Frederica Sagor Maas dies at 111; silent film screenwriter.
Her 1925 script for "The Plastic Age" launched the career Clara Bow. She wrote numerous scripts during the silent era, including movies starring Greta Garbo and Norma Shearer with whom she became friends. But she felt badly treated by Hollywood, her scripts stolen, plagiarized or bowdlerized. She was also blacklisted, wrongly accused of being a communist. Broke and dispirited, she and her husband contemplated suicide. But she survived, and went on to write a highly critical book about early Hollywood, where she dished on many famous figures.
'At 20, she was hired as assistant story editor at Universal Pictures in New York. When the bosses she later called "chauvinistic honchos" refused to help her become a screenwriter, she left for Hollywood. She was 23.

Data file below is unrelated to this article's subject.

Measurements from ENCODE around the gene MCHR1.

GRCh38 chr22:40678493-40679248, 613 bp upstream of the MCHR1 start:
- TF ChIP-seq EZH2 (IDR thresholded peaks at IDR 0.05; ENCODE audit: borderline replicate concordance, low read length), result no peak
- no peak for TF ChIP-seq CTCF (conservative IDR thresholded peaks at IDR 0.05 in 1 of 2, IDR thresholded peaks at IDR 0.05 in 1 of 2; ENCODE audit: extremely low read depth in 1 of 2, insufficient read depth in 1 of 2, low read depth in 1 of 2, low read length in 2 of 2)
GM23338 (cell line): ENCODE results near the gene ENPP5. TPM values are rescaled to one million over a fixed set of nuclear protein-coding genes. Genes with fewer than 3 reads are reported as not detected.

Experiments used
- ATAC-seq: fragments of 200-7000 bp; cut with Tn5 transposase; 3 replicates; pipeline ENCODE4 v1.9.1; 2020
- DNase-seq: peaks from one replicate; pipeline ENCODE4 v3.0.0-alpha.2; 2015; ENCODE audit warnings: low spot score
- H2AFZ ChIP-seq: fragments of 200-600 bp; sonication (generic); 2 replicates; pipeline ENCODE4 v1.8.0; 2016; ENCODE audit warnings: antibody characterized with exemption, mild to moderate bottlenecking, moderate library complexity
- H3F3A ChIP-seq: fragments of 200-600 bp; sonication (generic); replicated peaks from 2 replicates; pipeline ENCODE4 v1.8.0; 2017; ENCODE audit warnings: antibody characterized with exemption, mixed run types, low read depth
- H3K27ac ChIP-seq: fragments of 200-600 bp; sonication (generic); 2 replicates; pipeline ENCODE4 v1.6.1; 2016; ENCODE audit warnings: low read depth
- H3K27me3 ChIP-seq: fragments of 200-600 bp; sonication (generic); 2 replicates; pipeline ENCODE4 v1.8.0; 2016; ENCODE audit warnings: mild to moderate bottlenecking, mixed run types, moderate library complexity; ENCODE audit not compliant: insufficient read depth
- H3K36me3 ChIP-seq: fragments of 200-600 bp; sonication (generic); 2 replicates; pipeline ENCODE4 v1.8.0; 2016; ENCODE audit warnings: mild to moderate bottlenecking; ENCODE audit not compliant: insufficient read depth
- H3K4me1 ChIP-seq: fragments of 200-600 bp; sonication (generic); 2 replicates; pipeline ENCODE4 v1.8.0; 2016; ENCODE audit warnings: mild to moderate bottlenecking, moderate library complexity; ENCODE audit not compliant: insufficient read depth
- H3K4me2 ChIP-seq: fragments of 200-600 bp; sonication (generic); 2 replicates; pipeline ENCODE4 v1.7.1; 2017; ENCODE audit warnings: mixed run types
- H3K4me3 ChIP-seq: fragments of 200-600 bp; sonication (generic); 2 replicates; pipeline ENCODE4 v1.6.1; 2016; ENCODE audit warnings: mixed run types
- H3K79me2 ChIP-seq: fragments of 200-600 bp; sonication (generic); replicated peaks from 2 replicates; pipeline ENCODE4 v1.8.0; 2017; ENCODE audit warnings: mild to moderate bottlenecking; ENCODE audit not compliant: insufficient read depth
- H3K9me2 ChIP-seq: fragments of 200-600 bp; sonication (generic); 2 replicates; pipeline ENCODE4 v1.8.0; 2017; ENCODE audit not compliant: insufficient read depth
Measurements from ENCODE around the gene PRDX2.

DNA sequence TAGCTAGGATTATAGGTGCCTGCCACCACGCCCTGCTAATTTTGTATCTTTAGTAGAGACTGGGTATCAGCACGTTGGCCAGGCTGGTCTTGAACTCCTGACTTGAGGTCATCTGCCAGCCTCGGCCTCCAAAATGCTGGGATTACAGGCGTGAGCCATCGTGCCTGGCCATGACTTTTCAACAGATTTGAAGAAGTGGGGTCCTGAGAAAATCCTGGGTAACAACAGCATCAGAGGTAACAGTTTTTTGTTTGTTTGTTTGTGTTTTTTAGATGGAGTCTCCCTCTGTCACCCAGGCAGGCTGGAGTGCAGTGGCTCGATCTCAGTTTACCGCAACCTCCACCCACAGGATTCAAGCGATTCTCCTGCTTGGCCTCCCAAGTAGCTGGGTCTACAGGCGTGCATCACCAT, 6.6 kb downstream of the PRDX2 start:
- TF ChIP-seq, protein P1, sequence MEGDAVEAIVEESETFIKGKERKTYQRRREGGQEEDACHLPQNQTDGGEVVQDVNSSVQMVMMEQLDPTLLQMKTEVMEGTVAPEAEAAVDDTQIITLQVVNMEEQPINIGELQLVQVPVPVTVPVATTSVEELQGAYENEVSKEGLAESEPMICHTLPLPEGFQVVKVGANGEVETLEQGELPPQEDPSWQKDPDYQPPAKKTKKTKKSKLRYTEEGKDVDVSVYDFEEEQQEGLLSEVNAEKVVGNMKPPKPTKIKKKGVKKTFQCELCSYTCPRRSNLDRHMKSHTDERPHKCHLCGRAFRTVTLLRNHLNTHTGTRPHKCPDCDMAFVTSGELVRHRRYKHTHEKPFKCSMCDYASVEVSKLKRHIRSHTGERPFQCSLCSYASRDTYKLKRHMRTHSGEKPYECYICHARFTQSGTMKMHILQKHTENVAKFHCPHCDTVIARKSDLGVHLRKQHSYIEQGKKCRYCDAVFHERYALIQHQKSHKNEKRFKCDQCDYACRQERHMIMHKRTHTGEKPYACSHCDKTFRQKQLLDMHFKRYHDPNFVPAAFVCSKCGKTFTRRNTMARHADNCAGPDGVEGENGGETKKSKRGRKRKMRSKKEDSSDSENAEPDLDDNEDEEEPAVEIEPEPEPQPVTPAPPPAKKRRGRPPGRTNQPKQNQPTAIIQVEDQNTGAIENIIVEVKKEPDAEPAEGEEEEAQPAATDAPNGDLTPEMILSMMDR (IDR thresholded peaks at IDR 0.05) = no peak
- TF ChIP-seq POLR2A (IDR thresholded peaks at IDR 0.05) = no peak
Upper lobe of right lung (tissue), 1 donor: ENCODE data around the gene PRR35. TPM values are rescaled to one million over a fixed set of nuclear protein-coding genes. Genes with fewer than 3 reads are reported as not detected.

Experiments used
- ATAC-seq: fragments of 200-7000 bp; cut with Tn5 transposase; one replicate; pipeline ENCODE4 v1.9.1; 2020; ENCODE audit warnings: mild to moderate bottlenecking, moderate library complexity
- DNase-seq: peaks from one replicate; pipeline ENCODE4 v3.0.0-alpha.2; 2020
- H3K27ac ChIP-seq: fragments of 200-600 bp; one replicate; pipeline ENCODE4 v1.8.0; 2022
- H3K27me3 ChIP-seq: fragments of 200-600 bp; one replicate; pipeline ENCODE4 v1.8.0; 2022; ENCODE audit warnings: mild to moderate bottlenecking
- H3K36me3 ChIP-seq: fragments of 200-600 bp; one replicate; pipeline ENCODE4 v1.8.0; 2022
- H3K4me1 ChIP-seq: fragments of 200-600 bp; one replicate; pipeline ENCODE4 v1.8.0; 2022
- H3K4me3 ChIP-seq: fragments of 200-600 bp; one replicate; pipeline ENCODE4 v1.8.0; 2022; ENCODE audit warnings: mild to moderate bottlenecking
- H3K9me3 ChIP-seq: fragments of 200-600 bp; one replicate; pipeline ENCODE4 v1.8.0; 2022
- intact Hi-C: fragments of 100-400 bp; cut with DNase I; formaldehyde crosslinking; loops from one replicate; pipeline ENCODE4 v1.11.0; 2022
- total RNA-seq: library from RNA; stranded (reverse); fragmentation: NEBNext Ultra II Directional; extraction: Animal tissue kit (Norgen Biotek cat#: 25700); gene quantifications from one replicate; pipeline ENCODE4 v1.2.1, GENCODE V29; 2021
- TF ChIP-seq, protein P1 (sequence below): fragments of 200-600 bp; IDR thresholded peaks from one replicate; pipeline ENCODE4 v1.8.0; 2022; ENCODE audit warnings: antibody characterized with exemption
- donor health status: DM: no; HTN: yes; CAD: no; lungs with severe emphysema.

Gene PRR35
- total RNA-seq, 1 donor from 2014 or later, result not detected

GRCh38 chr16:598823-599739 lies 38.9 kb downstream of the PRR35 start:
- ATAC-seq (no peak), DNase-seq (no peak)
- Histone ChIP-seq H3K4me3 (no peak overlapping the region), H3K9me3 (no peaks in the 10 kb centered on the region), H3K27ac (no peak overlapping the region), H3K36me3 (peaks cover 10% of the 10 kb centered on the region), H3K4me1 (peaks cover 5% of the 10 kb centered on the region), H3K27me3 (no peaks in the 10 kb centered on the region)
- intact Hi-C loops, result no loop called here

Film school was the movie theater, where she watched current releases over and over to understand the "rhythm of the scenes," she told National Public Radio in 1999.'
'Many of the screenplays she and her husband wrote between 1938 and 1950 were never produced. Hopeless, humiliated and having little money, the couple drove to a hilltop overlooking Hollywood with the intention of committing suicide in their Plymouth. Clutching each other, they started sobbing and realized that "none of these things mattered. We had each other," wrote Maas, who had no children. Her husband died in 1986.
She eventually became an insurance adjuster and said if she had it to do over again, she would "be a wash lady."'
'For Maas, living an exceedingly long life was the best revenge.
"It's my only consolation to think, 'All you lousy so-and-sos are all 20 feet under, and I'm still here.' It's a satisfaction, but not a great satisfaction," she told the San Francisco Chronicle in 1999.'